Liu ’25: Literature needs more non-white sad girls

From Sylvia Plath to Lana Del Rey, many female artists have embraced a kind of acute sadness that feels both delicately feminine and inseparable from their femininity. It’s not the kind of sadness that can fade away and be forgotten after a few good shouts. It encompasses everything: illogical, inexplicable grief, with no real cause or real solution. It’s complex, petty and pathetic.

I call this exploration of female sadness in art the “sad girl trope.” This trope is particularly common in literature, with modern female authors like Sally Rooney representing similar archetypes of depressed and unbalanced women. Done right, the sad girl trope can be a thought-provoking subversion of the representation of one-dimensional women. But the literary sad girl is almost always white, well-off, and sexually desirable. Thus, instead of empowerment and liberation, the sad girl trope idealizes a type of female mental instability that is only relatable when the subject is not racially or economically marginalized. In other words, the sad girl trope primarily depicts wealthy white women while leaving no room for historically oppressed women of color, a literary trend that plays on the harmful stigmas of non-white mental illness.

In classic literature, “The Bell Jar” by Sylvia Plath is one of the best known and most iconic depictions of female sadness. In “The Glass Bell”, we see the protagonist struggle with depression, loneliness and ostracism from society. Sadness encompasses and defines the novel. More recently, novels like “My Year of Rest and Relaxation” by Ottessa Moshfegh similarly exploring these themes of sadness and mental instability. The novel follows an unnamed protagonist who uses prescription drugs to try to sleep for an entire year in an effort to escape the grief and dissatisfaction plaguing her life. “Beautiful people, where are you? by Sally Rooney and “The Idiot” by Elif Batuman are other modern novels that parallel this trend in their depiction of female protagonists attempting to navigate confusion, loneliness, apathy, and depression. In all these examples, the identity of these women is defined by their sadness. Emotion dictates the illogical and nebulous ways they think, feel and act. That’s what makes them so close – like so many women, they have unhealthy coping mechanisms, lash out at difficulties and struggle to navigate a world where everyone seems to know what they’re doing.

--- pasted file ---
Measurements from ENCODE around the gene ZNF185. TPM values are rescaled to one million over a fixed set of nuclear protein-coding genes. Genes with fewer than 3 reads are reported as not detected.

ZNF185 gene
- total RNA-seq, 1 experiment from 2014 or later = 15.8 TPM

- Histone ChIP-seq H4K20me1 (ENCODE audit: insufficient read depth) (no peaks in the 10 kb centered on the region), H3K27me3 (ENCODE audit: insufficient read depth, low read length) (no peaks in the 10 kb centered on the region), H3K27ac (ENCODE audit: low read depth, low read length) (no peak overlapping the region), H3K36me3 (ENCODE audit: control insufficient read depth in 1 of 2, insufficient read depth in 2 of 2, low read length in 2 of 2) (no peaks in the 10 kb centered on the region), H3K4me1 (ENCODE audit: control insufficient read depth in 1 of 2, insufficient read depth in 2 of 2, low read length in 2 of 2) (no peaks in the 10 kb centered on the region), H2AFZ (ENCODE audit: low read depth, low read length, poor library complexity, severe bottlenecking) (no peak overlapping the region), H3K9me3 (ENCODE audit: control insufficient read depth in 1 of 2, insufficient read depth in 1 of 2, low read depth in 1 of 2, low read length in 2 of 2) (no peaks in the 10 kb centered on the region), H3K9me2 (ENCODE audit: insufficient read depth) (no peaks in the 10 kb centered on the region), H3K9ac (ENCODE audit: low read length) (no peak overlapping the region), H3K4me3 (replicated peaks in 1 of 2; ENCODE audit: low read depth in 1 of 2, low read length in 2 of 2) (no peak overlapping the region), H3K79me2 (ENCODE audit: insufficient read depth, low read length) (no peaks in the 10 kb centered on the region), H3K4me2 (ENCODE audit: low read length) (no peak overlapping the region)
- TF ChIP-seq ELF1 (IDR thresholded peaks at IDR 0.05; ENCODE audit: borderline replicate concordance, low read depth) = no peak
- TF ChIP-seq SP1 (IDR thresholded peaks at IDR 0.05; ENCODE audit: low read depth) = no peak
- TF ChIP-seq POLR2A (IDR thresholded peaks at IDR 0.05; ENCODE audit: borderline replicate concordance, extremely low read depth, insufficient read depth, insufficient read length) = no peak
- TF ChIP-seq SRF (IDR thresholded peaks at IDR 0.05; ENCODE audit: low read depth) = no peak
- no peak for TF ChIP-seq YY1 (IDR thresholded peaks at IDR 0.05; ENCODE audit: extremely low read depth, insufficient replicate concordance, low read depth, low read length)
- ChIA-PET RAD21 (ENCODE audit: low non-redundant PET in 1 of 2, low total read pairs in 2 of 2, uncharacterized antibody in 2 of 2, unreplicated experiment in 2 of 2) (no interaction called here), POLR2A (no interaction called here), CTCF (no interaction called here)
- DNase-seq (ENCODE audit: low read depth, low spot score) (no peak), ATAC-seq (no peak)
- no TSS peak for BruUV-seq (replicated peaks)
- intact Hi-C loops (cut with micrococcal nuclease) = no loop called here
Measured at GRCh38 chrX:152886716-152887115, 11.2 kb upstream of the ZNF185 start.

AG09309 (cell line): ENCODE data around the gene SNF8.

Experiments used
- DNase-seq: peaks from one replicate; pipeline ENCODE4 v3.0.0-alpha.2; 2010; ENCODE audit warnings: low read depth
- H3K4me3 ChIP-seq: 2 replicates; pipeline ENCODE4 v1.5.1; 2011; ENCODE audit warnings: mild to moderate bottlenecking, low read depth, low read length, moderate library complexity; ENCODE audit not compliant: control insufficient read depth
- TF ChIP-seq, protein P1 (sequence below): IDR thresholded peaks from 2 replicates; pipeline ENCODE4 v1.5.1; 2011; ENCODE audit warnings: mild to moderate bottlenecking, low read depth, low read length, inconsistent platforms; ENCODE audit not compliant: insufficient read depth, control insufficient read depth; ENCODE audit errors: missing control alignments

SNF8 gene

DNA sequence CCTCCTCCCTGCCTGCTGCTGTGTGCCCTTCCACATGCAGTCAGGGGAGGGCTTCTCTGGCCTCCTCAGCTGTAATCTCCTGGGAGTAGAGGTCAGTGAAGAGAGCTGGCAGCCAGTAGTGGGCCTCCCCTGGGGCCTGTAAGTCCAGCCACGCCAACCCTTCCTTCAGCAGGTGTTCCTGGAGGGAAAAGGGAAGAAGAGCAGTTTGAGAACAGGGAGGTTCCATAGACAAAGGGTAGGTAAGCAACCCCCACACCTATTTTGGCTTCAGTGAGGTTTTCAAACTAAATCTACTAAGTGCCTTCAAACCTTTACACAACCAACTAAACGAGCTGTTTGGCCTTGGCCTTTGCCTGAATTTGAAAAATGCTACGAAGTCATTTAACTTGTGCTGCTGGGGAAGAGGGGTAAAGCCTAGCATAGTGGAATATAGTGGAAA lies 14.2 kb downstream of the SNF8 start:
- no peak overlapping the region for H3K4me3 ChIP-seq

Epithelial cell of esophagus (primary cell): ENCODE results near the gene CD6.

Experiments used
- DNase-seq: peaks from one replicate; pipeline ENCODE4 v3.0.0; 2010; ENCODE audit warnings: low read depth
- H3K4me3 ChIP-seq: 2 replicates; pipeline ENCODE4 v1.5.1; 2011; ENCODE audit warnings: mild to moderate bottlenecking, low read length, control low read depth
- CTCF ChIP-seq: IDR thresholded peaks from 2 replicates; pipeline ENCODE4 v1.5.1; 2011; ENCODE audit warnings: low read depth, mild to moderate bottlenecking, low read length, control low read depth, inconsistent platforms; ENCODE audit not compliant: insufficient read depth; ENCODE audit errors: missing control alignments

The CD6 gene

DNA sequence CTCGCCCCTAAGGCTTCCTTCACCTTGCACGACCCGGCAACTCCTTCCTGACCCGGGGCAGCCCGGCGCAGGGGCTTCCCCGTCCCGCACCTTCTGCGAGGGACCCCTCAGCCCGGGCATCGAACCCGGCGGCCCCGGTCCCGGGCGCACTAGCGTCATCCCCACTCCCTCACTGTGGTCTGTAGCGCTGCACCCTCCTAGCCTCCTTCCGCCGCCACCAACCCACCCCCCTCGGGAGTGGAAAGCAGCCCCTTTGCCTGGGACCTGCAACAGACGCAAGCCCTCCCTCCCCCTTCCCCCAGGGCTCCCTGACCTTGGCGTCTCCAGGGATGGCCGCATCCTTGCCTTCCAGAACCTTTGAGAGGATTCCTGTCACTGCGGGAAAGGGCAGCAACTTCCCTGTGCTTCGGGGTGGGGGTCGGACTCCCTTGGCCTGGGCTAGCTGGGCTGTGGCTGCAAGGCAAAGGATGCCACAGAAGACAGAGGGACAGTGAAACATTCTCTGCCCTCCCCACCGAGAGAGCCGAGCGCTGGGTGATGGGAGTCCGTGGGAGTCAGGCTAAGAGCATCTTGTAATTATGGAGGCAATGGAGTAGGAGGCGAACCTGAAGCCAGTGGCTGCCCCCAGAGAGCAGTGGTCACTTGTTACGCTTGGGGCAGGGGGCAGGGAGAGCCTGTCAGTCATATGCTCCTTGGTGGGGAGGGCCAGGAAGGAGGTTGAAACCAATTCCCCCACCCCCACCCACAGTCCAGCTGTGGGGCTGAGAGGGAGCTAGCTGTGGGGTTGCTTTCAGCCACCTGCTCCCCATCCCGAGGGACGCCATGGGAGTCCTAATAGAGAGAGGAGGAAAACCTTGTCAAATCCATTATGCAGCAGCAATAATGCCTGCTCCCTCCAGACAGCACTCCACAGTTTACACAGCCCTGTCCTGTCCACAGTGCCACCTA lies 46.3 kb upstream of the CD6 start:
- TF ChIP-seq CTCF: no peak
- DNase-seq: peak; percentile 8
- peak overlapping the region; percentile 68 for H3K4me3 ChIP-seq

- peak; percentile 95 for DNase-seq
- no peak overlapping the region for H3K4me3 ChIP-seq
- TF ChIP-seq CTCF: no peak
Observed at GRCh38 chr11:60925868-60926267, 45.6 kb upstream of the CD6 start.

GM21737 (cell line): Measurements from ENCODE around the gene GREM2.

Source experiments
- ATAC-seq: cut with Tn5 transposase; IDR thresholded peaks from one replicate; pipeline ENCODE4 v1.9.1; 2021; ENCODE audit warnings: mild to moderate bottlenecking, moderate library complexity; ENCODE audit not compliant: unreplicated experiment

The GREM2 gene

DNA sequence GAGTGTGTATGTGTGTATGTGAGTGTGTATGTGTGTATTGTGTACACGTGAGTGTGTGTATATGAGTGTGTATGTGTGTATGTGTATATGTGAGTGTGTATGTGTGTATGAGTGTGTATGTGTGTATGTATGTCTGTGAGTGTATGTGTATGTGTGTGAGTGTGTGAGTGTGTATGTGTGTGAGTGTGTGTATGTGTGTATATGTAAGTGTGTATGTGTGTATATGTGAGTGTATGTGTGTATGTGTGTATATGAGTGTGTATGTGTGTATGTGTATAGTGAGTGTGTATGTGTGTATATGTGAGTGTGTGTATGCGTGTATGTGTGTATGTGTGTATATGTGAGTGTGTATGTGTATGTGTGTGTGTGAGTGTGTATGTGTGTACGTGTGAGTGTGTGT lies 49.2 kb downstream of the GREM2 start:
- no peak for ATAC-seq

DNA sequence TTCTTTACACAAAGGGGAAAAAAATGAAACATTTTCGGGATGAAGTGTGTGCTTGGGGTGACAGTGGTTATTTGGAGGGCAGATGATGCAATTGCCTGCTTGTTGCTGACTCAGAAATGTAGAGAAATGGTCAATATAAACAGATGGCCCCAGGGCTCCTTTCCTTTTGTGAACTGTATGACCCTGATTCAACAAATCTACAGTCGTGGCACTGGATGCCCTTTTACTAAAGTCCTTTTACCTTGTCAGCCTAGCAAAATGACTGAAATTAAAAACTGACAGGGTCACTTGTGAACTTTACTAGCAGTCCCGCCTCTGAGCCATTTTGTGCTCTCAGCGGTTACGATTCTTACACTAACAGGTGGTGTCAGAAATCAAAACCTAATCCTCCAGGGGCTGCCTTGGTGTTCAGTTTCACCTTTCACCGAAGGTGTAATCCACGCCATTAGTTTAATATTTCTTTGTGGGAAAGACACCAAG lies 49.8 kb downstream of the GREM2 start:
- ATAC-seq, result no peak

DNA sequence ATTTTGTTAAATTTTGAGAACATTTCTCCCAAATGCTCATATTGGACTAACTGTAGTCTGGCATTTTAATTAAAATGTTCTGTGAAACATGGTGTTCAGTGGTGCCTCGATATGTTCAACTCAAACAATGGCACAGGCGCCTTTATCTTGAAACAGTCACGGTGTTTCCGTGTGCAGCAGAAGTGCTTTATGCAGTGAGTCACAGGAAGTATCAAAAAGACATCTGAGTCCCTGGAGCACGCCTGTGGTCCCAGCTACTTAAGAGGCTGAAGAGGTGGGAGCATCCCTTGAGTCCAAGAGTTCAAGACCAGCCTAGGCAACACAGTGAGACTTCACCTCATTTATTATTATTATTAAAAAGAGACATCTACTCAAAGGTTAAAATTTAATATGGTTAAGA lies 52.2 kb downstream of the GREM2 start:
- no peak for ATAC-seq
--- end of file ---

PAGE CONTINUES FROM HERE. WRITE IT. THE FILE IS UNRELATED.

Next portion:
This relatability, however, is unequivocally linked to the whiteness of these characters. When women of color are protagonists in literature, their stories often center on their racial identities and how they are oppressed and reinforced by those identities. In works featuring women of color, therefore, sad female protagonists are almost always shaped and defined by racial trauma – think Toni Morrison or Zora Neale Hurston. This racial trauma is extremely important for the literature to explore. But it also underscores the disparities that exist between representations of mental instability between white women and women of color. For white women, sadness is feminine and relatable with no root cause or single culminating event. For women of color, sadness is tied to centuries of historic racial violence that their pain is representative of. In literature and elsewhere, women of color are not privileged to be sad just to be sad.